The following rules of thumb should be helpful to get quick effort estimations. They explain typical scenarios in software development projects and/or maintenance tasks. Collecting just some quotations is always dangerous - because of missing context information - but I tried here to select more likely true numbers. All this should motivate you to collect some own rules and indicators.
How Large is your Hidden Factory?
An important thing to understand about software engineering is: "If a software developer works hard - it doesn't mean that he/she is productive". About 40% of working time of a software developer is spend with rework, debugging and bug fixing. This time is also called the hidden factory.
I like the term hidden factory because a lot of managers and customers are not aware of it. Maybe this is the reason, why we see so many inefficient development organizations and teams these days. This is not in the curriculum of a standard MBA program. In Figure 1 the hidden factory from one typical investigation is depicted.
Figure 1: Sample for effort for productive
development and rework [Wheeler96]
My personal observations say - that this distribution is true for most development project and/or maintenance teams.
Relative Cost for Fixing a Defect
It is also important to understand that the earlier a defect can be fixed the cheaper it will be. These values are very dependent from the context of development. For shrink wrap product development and/or embedded systems the cost may be significantly higher. An in-house web application could show cheaper fixing costs for a defect.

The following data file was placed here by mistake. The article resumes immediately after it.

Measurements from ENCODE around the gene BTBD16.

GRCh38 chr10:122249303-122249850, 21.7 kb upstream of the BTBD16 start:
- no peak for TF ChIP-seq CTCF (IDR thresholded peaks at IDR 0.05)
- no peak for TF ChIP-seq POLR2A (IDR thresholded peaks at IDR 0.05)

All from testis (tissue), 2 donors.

Figure 2: Relative cost for fixing a bug, dependent of the
time of discovery [Gilb]
This graph leads us to the idea that methods to find defects early are worth their investment. One proven method to find defects earlier are code inspections and/or reviews in general. You may read The Best Code Review Tool is a Simple Ball Pen and a Listing on Paper!
to get some motivation to do lightweight code reviews. But also requirement and design reviews are important as you can see in Figure 2.
Some General Rules
- 'Finding and fixing a software problem after delivery is often 100 times more expensive than finding and fixing it during the requirements and design phase.' [Boehm01]
- 'Current software projects spend about 40 to 50 percent of their effort on avoidable rework.' [Boehm01]
- 'About 80 percent of avoidable rework comes from 20 percent of the defects.' [Boehm01]
- 'About 80 percent of the defects come from 20 percent of the modules, and about half the modules are defect free.' [Boehm01] (aka Pareto principle)
- 'About 90 percent of the downtime comes from, at most, 10 percent of the defects.' [Boehm01]
- 'Peer reviews catch 60 percent of the defects.' [Boehm01]
- 'Perspective-based reviews catch 35 percent more defects than nondirected reviews.' [Boehm01]
- 'Disciplined personal practices can reduce defect introduction rates by up to 75 percent.' [Boehm01]
- 'About 40 to 50 percent of user programs contain nontrivial defects.' [Boehm01]
- 'More than 60% of the errors in a software product are committed during the design and less than 40% during coding.' [Bernstein05, page 47]
- 'Testing efforts consume 50% of development time and 20% of project cost. Regression testing halves the time and cost.' [Bernstein05, page 386]
- 'Only 60% of the features in a system are actually used in production.' [Bernstein05, page 249]
- 'When lines of Comments exceeded Lines of Code, code is hard to read.' [Bernstein05, page 363]
- Collect some own numbers of your last projects and find your rules of thumb. “If you don't know history, you're doomed to repeat it.”
- Compare these numbers with the rules of thumb from book, articles like this and web sources. Try to understand the reasons for contradictions. Rules of thumb are never true, in the best case they are consistent.